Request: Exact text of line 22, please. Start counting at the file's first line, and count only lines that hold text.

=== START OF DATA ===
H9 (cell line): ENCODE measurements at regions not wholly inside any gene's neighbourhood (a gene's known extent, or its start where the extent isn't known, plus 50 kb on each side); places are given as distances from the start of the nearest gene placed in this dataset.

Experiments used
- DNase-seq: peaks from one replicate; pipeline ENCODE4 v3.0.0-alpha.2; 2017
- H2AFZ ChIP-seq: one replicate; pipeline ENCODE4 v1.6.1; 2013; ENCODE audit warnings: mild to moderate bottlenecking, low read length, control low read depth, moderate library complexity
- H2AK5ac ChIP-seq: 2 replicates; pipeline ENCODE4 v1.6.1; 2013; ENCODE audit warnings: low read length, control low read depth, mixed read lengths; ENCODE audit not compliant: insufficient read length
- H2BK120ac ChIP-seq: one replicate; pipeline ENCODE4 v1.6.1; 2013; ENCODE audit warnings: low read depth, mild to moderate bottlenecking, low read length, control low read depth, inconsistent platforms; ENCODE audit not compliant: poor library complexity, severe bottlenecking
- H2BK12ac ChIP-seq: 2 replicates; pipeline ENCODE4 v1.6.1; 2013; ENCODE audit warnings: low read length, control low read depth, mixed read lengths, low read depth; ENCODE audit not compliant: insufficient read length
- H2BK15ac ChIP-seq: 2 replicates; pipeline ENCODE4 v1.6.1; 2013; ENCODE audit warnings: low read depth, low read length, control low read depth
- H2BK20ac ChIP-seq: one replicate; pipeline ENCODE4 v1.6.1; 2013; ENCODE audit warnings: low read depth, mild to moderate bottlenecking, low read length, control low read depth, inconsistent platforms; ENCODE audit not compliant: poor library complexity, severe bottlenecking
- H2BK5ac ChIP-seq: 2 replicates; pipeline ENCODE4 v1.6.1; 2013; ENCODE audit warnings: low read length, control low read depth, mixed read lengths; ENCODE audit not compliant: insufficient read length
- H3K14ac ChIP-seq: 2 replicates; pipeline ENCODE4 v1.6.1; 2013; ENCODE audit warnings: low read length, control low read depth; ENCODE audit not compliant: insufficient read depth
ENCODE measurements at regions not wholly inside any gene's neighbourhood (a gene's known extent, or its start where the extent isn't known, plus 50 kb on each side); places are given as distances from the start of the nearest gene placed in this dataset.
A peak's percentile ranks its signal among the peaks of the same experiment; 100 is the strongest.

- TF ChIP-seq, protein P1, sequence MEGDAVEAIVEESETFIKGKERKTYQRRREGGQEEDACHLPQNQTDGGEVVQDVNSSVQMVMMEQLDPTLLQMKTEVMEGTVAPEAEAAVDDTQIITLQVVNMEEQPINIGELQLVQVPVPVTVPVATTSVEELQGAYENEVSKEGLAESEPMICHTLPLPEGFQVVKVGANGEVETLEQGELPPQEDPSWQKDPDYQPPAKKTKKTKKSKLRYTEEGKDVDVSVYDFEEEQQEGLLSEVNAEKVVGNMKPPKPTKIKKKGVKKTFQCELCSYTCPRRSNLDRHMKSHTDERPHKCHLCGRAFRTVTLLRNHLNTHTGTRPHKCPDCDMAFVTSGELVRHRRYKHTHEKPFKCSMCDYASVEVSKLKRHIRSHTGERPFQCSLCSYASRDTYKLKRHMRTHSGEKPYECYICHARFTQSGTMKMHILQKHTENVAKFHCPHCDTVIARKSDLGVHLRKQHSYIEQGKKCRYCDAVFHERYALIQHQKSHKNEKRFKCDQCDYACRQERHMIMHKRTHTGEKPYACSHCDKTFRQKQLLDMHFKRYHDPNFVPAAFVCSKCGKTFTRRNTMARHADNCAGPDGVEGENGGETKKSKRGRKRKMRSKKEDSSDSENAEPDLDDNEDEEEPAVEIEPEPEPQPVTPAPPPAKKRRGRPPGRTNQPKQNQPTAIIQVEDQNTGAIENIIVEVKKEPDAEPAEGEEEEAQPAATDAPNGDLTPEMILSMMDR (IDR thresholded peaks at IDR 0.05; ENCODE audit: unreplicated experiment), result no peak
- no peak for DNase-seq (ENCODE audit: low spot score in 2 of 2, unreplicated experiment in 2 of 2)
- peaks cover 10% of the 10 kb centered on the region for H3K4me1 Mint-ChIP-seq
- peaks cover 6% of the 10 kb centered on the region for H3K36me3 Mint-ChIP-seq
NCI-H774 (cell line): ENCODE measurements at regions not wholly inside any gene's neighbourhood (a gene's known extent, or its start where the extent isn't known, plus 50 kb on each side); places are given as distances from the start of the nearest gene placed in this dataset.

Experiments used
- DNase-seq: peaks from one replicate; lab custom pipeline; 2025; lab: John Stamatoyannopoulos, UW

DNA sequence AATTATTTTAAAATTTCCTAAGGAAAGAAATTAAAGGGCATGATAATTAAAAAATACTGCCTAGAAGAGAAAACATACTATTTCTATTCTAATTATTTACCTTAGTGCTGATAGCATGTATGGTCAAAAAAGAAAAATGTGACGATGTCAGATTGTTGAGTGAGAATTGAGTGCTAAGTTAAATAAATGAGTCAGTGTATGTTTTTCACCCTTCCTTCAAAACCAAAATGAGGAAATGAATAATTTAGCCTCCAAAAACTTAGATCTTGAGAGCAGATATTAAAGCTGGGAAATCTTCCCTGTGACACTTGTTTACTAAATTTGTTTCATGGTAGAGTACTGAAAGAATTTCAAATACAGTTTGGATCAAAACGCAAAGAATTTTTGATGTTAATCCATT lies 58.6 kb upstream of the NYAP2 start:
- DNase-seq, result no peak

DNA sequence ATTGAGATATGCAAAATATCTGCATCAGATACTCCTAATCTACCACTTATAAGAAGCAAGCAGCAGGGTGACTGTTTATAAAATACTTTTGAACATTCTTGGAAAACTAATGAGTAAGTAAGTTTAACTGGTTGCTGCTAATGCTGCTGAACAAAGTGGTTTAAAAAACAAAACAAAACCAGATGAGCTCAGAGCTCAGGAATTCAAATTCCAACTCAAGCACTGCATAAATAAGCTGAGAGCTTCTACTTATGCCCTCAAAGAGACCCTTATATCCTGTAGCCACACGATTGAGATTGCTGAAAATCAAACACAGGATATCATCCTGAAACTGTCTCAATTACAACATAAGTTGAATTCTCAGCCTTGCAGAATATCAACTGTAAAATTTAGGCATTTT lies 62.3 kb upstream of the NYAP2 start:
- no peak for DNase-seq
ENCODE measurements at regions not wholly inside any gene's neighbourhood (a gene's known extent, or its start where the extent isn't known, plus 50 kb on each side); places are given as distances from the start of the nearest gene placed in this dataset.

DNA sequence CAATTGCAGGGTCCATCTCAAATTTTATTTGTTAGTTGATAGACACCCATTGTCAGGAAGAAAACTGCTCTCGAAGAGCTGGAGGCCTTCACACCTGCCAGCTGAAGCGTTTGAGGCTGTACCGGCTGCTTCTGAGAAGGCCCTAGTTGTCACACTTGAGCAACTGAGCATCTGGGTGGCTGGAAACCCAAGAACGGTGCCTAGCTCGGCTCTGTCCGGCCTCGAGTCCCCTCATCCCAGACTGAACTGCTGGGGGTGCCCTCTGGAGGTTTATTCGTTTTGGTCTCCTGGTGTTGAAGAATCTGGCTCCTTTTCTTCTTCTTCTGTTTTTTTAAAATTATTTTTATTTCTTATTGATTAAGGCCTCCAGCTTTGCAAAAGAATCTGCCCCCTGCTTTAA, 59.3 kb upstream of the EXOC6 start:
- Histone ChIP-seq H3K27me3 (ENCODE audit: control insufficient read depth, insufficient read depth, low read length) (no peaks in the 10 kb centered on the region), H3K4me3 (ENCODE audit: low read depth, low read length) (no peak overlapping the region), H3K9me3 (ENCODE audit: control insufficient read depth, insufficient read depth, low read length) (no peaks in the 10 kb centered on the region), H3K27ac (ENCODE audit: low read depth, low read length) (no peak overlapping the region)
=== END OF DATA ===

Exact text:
- DNase-seq, result no peak